It is also possible that the CA1 subfield, and not the LEA, is responsible for identifying cues that are in conflict. Recent hippocampal neural data suggest that the LEA provides a local-cue derived spatial framework and the MEA provides global-cue derived spatial framework to the CA1 subfield (Neunuebel et al., 2013). Given that in previous studies, rotations of landmark floor cues predominately elicited rotation responses, these cues are likely being classified as global cues and involved in orienting the grid-cell map in MEA, whereas the remaining available cues are classified as local cues (Scaplen et al., 2014). When the Landmark Floor cues are rotated, and in conflict with stationary local cues, CA1 place cells may detect this mismatch and remap instead of rotating coherently. When the LEA is inactivated, however, the conflict between local and global spatial frameworks is diminished. Resultantly, CA1 input is dominated by landmark controlled MEA input and place cells increase rotation responses in the Landmark Floor condition.

Anatomical work indicates bilateral input from the entorhinal cortex to the hippocampus, particularly the CA1 subfield (Steward and Scoville, 1976; Wyss, 1981; van Groen et al., 2003). Although previous work reported behavior impairment as a result of unilateral LEA inactivation (Tanninen et al., 2013), we cannot discount the influence of the contralateral LEA. If LEA inactivation impairs the capability to resolve cue conflict, it may be that bilateral LEA inactivation would have resulted in even more rotations than observed with unilateral inactivation. It is also possible that the CA1 subfield is responsible for identifying a mismatch between unilateral and contralateral streams of information. In this case, when LEA is unilaterally inactivated, the conflict between local spatial frameworks might increase and bias representations toward the non-conflicting global spatial frameworks. In either case, we would predict an increase in rotation responses in the Landmark Floor condition had we bilaterally inactivated the LEA. It would be interesting, however, to directly compare the effects of unilateral with bilateral LEA inactivation on spatial representations in CA1.

Although inactivation of LEA did not elicit more rotation response in the Object Floor condition, it did influence neural activity in the hippocampus by increasing the spatial information content in hippocampal place fields. The same external sensory vs. internal processing theory described above could also explain the observed increase in spatial information content. An increase in spatial information content has been described in other regions when the spatial information available to the rat increases. For instance, recordings in LEA with little external sensory information available to the rat show diffuse firing fields and low spatial information scores (Hargreaves et al., 2005). However, when 3D objects are added to a foraging arena, LEA firing fields become more punctate and spatial information scores increase significantly (Deshmukh and Knierim, 2011). It is possible when rats are faced with conflicting cue information about an environment, the amount of spatial information rats are able to extract is diminished and therefore place cells’ spatial information content is lower. When LEA is inactivated, however, external sensory information is diminished. As a consequence, the potential of cue conflict is also diminished thereby increasing the influence of visual information on hippocampal processing, and increasing the spatial information scores of hippocampal place fields.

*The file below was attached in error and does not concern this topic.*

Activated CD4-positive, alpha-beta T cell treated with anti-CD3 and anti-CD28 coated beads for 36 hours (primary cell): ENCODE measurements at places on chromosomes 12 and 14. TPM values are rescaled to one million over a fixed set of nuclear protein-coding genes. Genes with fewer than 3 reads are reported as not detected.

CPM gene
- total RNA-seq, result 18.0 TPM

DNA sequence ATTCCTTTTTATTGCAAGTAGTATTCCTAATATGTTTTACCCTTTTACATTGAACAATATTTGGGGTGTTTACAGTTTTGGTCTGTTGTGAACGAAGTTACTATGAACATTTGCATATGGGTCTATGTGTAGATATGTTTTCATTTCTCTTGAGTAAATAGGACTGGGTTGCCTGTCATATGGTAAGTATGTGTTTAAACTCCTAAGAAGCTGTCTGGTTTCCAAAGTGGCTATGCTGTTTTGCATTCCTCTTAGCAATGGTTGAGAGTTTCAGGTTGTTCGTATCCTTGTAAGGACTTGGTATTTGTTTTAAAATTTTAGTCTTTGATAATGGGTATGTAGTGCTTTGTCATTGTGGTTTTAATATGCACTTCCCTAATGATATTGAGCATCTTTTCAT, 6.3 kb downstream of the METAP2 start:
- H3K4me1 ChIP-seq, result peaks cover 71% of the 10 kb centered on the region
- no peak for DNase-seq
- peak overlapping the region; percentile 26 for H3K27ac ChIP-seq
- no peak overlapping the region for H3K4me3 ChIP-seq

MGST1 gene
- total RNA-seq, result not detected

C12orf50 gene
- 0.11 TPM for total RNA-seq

By contrast, LEA inactivation did not affect spatial information content in the Landmark Floor condition. This may be a ceiling effect. Alternatively, it is possible landmarks are used for spatial orientation and navigation, but not the modulation of place cell firing. Consistent with this idea, several lines of research has shown that other non-spatial qualities of an environment influence place cell firing rate, but not the location of the place field, including task demands and aversive experiences (Markus et al., 1995; Wood et al., 2000; Leutgeb J. K. et al., 2005; Leutgeb S. et al., 2005). Of course, rate remapping was seen in both conditions across sessions in this experiment, but perhaps the spatial information content is particularly influenced by the increase in sensory information the animal can extract and incorporate in a cognitive map for spatial memory. In this case, spatial information is most influenced by items or objects less likely to be used for spatial navigation or orientation, but more likely to increase the richness of a spatial memory.